Fact-check: F grade for irresponsible stem cell COVID-19 cure piece

At times there’s been seriously bad journalism covering COVID-19 itself including implications of various things being a COVID cure. Of course, media coverage of stem cell research itself sometimes ends up being a train-wreck of hype too. More recently we’ve seen irresponsible journalism also around the specific idea of stem cells for COVID-19, but sometimes a new piece really takes the cake on making a mess of things.

A case study in failed biomedical journalism: implication of COVID cure

Fox31 News in Colorado has a relatively new piece that in my view gets into this train-wreck zone: “NJ man recovers from COVID-19 thanks to stem cells from Golden lab”.

This news item is like a perfect case study, as in perfectly awful in my opinion, for a university class on science policy and ethics.

vitro biopharma, stem cells for covid 19, COVID cure
Vitro Biopharma and their stem cells for COVID-19 approach gets promotional type news coverage from Fox31, which implied a COVID cure. Screenshot of Fox31 video.

What’s so bad about the piece? Let’s do a checklist.

  • Hype? Yes.
  • No real questions asked? Yes.
  • No balance? Yes.
  • Promoting a completely unproven drug for COVID-19? Yes.
  • No mention of risks? Yes.

Fact-checking quotes from the flawed article

There are some particularly frustrating parts of the news piece.

Let’s start with the title, “NJ man recovers from COVID-19 thanks to stem cells from Golden lab”.

The headline is claiming that the stem cells definitely sparked the patient’s recovery, which could be totally wrong and in my opinion is probably most likely false. The article goes on to say this:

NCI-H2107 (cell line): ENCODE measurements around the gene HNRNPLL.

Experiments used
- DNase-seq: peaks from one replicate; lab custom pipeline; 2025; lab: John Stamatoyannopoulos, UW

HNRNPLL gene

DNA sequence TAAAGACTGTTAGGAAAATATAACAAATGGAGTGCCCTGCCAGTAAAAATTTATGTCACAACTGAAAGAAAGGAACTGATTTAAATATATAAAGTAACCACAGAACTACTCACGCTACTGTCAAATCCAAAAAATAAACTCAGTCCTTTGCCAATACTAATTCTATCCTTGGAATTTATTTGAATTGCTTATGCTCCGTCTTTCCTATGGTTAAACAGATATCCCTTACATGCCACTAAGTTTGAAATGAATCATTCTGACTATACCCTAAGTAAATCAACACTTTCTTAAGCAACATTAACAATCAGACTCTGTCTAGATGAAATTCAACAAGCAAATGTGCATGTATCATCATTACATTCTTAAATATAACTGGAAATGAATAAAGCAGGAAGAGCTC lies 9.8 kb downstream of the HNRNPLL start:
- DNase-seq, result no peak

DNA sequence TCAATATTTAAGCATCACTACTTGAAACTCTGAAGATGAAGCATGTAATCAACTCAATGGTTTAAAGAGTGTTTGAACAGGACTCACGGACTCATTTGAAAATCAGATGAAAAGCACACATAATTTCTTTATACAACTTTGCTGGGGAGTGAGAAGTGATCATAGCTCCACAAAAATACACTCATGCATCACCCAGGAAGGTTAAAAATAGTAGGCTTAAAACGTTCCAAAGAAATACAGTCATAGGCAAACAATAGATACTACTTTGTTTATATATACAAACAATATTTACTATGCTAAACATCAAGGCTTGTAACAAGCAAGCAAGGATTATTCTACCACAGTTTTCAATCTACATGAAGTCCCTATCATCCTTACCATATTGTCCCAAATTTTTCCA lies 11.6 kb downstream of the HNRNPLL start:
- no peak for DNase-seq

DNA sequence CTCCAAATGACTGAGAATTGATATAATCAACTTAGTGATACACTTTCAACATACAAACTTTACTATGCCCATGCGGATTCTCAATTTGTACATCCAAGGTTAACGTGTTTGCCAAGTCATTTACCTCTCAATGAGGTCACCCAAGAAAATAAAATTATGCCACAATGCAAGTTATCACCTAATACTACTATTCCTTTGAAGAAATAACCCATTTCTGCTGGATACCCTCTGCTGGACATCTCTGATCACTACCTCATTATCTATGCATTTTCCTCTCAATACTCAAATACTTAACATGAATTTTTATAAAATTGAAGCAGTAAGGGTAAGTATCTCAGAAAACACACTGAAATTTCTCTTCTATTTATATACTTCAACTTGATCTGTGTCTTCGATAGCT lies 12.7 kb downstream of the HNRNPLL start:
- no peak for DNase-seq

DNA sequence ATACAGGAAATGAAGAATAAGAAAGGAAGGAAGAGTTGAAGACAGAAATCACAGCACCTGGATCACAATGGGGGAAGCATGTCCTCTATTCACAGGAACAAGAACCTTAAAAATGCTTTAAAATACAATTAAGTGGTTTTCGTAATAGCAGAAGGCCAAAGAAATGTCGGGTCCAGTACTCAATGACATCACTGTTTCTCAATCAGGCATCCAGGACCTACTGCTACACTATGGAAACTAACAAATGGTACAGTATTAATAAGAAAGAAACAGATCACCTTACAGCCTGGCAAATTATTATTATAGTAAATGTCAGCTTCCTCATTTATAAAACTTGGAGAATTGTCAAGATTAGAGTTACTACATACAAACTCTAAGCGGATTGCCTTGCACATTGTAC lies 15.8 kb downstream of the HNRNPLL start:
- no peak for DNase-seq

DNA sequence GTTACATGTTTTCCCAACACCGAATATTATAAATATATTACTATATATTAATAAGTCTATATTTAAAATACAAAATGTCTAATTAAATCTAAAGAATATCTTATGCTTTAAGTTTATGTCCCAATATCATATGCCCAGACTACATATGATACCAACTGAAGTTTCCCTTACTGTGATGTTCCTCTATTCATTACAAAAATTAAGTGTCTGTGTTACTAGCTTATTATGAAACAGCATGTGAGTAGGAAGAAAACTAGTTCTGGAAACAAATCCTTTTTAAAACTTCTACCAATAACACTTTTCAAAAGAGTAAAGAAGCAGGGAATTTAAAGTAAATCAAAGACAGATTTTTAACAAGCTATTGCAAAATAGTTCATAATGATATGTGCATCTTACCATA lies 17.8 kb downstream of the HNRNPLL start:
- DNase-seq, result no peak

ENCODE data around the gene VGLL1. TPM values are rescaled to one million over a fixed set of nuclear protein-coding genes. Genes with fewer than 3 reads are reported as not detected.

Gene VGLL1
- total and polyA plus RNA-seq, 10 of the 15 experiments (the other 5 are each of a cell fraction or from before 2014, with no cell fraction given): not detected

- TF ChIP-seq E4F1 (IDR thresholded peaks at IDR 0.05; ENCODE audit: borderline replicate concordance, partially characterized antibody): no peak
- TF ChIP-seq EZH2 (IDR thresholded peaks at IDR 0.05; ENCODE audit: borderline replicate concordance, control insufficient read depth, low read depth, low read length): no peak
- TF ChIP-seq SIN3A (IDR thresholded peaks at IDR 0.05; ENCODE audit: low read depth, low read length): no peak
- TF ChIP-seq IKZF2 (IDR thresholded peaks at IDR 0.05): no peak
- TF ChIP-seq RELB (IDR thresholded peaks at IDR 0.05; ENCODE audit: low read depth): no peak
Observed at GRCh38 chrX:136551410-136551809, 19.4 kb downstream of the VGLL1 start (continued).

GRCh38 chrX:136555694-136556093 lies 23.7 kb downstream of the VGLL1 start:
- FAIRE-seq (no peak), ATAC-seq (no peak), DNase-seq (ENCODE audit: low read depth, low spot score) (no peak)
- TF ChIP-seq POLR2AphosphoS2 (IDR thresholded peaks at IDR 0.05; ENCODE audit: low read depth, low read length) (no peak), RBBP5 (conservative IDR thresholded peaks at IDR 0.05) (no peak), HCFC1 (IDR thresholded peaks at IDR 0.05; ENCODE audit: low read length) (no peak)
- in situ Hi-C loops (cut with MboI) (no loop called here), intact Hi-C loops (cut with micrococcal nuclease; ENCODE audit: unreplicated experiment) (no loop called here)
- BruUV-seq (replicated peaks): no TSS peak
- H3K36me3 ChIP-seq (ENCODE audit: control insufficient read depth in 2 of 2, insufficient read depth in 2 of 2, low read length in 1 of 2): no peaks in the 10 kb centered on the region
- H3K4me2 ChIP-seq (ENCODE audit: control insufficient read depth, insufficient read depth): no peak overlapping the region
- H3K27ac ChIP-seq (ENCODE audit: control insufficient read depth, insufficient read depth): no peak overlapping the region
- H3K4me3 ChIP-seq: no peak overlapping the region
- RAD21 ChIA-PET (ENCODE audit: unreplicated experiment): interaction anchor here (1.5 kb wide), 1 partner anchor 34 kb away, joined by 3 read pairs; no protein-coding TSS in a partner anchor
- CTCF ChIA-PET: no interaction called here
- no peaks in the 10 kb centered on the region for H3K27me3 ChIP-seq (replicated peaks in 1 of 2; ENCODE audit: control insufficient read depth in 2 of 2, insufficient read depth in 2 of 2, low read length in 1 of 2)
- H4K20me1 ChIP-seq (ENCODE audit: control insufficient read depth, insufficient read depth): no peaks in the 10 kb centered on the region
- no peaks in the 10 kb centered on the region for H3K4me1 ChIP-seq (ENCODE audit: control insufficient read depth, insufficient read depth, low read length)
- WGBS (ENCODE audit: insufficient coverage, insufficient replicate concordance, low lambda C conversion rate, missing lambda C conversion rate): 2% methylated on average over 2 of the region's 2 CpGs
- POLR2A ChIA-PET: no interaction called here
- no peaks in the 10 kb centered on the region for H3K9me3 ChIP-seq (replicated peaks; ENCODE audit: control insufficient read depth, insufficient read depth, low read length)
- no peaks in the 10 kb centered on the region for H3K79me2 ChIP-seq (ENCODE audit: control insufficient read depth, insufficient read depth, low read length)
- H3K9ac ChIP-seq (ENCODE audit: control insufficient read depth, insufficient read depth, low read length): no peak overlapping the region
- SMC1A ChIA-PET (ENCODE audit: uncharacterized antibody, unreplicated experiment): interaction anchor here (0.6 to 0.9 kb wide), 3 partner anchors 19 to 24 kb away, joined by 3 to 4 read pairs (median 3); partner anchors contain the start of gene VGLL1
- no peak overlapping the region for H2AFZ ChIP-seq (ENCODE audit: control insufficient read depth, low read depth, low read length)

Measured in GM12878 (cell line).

“We were able to get permission from the FDA for compassionate use because Pablo had failed other therapies,” said Dr. Jack Zamora, CEO of Vitro Biopharma

Three doses of a stem cell therapy (AlloRX Stem Cells) was the last best hope for Rigual. The therapy worked.”

There’s no particular reason to think that particular cellular therapy was in fact his best hope.

Also, wait, how do you know it worked?

Of course, in reality there’s no good evidence the stem cells did anything. Keep in mind that that last statement about efficacy was from the journalist, not a quote from the CEO.

The piece ends, “Vitro Biopharma is working to ensure full FDA approval so more patients can benefit when known COVID-19 treatments fail.” That seems like such an oxymoronic statement to me. The unproven stem cells will definitely benefit COVID-19 patients, when known treatments fail?

What are the odds of that?

Unfortunately, the show The Doctors covered this same one patient getting the experimental stem cells  (see video above) and there was some significant hype on the show’s segment on stem cells for COVID-19 as well. Fortunately, the last minute or so of the video is more balanced and responsible.

However, if you agree that this The Doctors segment is problematic please give it a thumbs down on YouTube.

What could go wrong due to this kind of coverage?

What might be the risks of such a hypeful, unbalanced piece? A lot.

For instance, this kind of report could encourage bad behavior by unproven stem cell clinics on the COVID front, which we’ve already seen.

It may also prompt the public to take risks.

Finally, it may encourage more hype and poor biomedical journalism.

Juror is out still on approach of stem cells for COVID-19

There is still very little evidence to back up the idea of stem cells for COVID-19.